how we see it
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on making yogurt, still and again


There has been a resurgence in yogurt making.  I hear people talking about it and read posts on it more and more frequently.  It is a staple in my diet.  I've made it more or less twice weekly for most of my life.  If you like yogurt and use it often, it pays to make it yourself.  The cost is that of the amount of milk you use and if you make it the way I do, of some additional powdered milk.  That's it. Norma has the costs figured out in her recent post

A while back, in 2008, I posted my method for making yogurt.  More recently, I've been reading posts talking about the crock pot method.  I toyed with the idea of using a crock pot several years ago but found that mine stayed too hot for the cultures that I use.  Each yogurt bacteria has, I have been lead to understand, a temperature at which it works best.  Too hot and the culture dies, too cold and it slows down or doesn't work at all.  Also, I like to get it made in a much shorter time frame than the crock pot method uses.  I figure, that if it takes me more than 3-4 hours, something has gone wrong.  Usually, my yogurt works in under three.  My active time in the making depends on how fast I can heat up the milk to scalding.  Not long at all.  The cool down goes on while I do other things, or for about 5 minutes in a sink water bath.  If I have more than 15 minutes invested in the process, I'm lollygagging. The batch I did yesterday went into the frig after about 2 1/2 hours.  

See the way it stays together and yet separates from the side of the pot?  That shows that it has plenty of body.  The texture that you see on the top is from the froth on the milk.  Inside, it is very creamy.  VERY!


It isn't as thick as sour cream, but it could be if you choose to add more powdered milk and let it work a bit longer.  


That's my breakfast.  Fruit, yogurt and a about 1/4 cup of granola.  yummmmmm!


I eat it every morning.  It doesn't get boring.  I look forward to it.  No sugar, no syrup nor honey for me.  Chris, on the other hand, loves his with maple syrup. 

One more thing..

For those of you that prefer using a thermometer, the temp is best between 110 - 120F for most cultures.  If you find you aren't having success, check your temps first.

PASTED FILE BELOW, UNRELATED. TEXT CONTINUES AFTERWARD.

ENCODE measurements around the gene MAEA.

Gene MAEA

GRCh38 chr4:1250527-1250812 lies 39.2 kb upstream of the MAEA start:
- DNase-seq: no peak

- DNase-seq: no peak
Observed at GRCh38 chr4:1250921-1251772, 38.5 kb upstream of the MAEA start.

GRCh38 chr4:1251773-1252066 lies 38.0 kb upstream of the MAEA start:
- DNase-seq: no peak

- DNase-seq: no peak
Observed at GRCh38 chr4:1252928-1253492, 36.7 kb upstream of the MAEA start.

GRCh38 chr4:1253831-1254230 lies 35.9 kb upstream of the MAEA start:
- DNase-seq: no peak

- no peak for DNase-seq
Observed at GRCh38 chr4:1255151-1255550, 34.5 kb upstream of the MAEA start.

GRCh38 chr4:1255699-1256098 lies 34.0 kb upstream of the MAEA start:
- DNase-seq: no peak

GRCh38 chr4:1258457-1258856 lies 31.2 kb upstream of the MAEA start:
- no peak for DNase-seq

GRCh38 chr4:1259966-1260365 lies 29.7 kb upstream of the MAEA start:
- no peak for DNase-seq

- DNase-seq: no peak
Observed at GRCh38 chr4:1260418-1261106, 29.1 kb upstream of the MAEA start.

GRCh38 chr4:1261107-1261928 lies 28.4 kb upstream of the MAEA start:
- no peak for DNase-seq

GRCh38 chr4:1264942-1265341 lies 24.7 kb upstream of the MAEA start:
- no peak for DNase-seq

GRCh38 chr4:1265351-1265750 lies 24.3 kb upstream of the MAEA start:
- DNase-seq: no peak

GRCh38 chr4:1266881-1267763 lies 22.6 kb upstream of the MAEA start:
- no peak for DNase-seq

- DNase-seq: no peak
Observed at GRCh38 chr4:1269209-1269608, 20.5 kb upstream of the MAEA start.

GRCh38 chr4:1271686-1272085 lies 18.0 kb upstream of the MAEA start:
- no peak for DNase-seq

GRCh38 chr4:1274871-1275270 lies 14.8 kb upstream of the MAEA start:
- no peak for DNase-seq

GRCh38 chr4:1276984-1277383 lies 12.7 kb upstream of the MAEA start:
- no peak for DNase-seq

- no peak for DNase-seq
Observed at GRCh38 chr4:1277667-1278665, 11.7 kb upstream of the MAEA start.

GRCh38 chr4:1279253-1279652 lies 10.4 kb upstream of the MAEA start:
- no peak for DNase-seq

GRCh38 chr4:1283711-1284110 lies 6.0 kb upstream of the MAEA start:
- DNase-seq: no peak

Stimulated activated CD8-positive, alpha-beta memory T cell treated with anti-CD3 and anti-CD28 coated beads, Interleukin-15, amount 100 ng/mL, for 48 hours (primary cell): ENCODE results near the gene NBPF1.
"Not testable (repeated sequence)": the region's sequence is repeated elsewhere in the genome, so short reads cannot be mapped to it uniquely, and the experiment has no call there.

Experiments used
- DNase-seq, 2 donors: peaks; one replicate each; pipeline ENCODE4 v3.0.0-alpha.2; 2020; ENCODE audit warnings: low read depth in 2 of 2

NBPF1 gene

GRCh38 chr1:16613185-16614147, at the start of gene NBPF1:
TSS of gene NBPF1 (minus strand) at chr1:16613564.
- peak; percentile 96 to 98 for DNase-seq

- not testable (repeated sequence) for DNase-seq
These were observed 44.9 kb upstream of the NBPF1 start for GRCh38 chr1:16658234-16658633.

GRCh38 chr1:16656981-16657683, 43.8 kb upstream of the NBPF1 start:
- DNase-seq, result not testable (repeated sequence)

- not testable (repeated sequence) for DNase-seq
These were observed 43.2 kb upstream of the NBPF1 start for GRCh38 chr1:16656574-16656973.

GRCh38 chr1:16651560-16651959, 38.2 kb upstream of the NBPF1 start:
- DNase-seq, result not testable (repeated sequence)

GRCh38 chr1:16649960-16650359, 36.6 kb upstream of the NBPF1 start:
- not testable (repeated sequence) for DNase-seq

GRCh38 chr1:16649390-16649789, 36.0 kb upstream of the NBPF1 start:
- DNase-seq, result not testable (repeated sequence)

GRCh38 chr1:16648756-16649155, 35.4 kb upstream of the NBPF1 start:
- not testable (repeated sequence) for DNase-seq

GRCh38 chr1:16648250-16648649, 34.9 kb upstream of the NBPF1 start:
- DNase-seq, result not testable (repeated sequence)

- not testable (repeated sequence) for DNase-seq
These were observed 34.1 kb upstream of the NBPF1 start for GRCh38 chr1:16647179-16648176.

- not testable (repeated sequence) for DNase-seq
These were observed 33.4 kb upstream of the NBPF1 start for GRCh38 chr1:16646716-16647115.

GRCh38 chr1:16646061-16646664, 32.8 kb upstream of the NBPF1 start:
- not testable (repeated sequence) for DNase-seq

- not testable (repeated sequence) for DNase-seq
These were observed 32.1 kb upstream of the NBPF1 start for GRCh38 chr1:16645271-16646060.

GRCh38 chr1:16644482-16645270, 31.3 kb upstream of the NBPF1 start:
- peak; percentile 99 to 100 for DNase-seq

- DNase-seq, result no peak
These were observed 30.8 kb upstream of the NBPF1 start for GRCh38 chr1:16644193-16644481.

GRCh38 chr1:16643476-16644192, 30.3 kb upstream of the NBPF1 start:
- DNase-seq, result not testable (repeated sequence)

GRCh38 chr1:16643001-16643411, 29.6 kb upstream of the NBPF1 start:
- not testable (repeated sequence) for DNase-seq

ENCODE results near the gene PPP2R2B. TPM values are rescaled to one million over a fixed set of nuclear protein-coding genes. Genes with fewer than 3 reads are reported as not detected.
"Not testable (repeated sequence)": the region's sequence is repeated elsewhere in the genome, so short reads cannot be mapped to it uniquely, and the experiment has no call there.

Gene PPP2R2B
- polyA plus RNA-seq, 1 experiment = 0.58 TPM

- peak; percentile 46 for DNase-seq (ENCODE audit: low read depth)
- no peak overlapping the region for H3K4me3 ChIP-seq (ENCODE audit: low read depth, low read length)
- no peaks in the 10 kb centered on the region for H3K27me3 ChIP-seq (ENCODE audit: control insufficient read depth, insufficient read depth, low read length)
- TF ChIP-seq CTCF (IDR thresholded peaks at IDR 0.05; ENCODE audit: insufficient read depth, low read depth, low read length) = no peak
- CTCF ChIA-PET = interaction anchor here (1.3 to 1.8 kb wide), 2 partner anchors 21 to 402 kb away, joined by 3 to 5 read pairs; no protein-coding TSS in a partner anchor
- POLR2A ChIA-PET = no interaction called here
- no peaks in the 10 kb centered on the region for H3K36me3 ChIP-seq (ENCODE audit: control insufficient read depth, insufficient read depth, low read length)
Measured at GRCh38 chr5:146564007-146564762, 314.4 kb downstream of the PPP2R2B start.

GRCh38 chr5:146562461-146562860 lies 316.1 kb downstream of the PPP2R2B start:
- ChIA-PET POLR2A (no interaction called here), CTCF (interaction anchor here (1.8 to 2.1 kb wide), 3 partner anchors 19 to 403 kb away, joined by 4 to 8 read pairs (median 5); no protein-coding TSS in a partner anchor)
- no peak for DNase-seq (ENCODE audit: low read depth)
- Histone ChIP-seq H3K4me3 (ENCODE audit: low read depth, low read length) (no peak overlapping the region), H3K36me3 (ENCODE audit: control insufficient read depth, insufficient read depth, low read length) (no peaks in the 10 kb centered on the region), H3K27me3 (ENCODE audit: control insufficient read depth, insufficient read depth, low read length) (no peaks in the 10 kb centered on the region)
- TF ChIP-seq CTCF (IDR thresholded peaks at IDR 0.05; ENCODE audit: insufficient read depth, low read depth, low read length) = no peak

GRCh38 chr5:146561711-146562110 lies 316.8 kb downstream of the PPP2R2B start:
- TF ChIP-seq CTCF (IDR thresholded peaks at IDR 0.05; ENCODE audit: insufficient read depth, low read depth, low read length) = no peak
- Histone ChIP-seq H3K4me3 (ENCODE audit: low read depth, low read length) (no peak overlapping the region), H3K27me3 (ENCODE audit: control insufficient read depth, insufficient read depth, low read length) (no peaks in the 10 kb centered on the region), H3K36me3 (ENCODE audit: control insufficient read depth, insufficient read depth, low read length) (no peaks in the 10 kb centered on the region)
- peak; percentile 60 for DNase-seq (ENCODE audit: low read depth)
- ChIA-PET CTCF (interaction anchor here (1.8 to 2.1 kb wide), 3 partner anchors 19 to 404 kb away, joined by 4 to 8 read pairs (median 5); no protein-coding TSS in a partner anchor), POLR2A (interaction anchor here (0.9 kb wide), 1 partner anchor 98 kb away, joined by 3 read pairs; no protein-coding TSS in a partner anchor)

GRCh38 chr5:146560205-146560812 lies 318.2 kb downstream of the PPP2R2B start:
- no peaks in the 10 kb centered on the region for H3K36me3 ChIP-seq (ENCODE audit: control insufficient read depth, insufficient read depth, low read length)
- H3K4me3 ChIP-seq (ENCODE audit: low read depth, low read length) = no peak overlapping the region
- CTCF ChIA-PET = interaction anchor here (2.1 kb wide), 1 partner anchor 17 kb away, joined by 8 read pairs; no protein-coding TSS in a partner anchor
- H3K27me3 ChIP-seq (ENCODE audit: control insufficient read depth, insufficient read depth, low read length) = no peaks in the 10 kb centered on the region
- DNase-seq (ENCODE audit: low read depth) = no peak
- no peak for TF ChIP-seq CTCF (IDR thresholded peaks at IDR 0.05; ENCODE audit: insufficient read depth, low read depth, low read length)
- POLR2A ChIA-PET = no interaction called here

And is it truth or myth that the cultures die off after a while? That seems counterintuitive to me -- I liken it to sourdough -- that you are making more cultures when you are making more yogurt -- they grow and multiply. Am I wrong about that? (And what culture do you use?)

The culture I used for years, was brought over from Bulgaria by a friends mother over 70 years ago. When the same friend went to visit 5 years ago, he brought some yogurt back that we then mixed in with the old. So, I would say no, it doesnt get weaker. I imagine that it changes, as most living things do. If you kill off some of the less heat tolerant strains, then next time, unless you rotate your starter, you will have a new yogurt with those traits.
I suggest Stoneyfield as a starter.

Your yogurt looks so creamy and delicious. I have never tried adding the powdered milk. Next time I will. I wrap our yogurt in a towel and put it in a cooler for about 6 hours. Once I left it overnight and it was pretty tangy. After reading your post, I am going to check it sooner. I read on that after about 8-10 times of reusing the culture, the yogurt will get more acidic? I usually use a scoop of Stonyfield as my culture. I don't make it every week so I have only reused my own culture a few times.

Your yogurt looks perfect!

Thanks Judy. I was inspired to try yogurt making when we talked about it this summer, but now I am definitely going to try it. I really appreciate your directions. :)

All this yogurt making has me motivated to make my own. I eat a ton of it and you guys make sense! Thanks for the lesson, this post is bookmarked.

Lovely photo up top, as pure and white as new snow. As soon as the Christmas baking is done, I'm trying it.

I wish I liked yogurt... Making it looks like fun.

ok, first, I clicked on to post a comment: we eat the same breakfast! but I don't make my yogurt (piker).

Then.....I saw all those spindles in your banner (I usually read from bloglines...).

Jell-us. Off to google spindles again. I can tell there are buttons involved in some of those, sigh.

Addiction. I haz it.

That looks really good and now I am going to have to try this. What kind of granola are you using. Is is free of sugar as well?

The breakfast looks so yummy. I'll have to look into this. I would love having this for breakfast, looks hearty and healthy.

Ok..I think I have to give yogurt making a try. I made cheese once, so I should be able to do it! Your pictures are beautiful.

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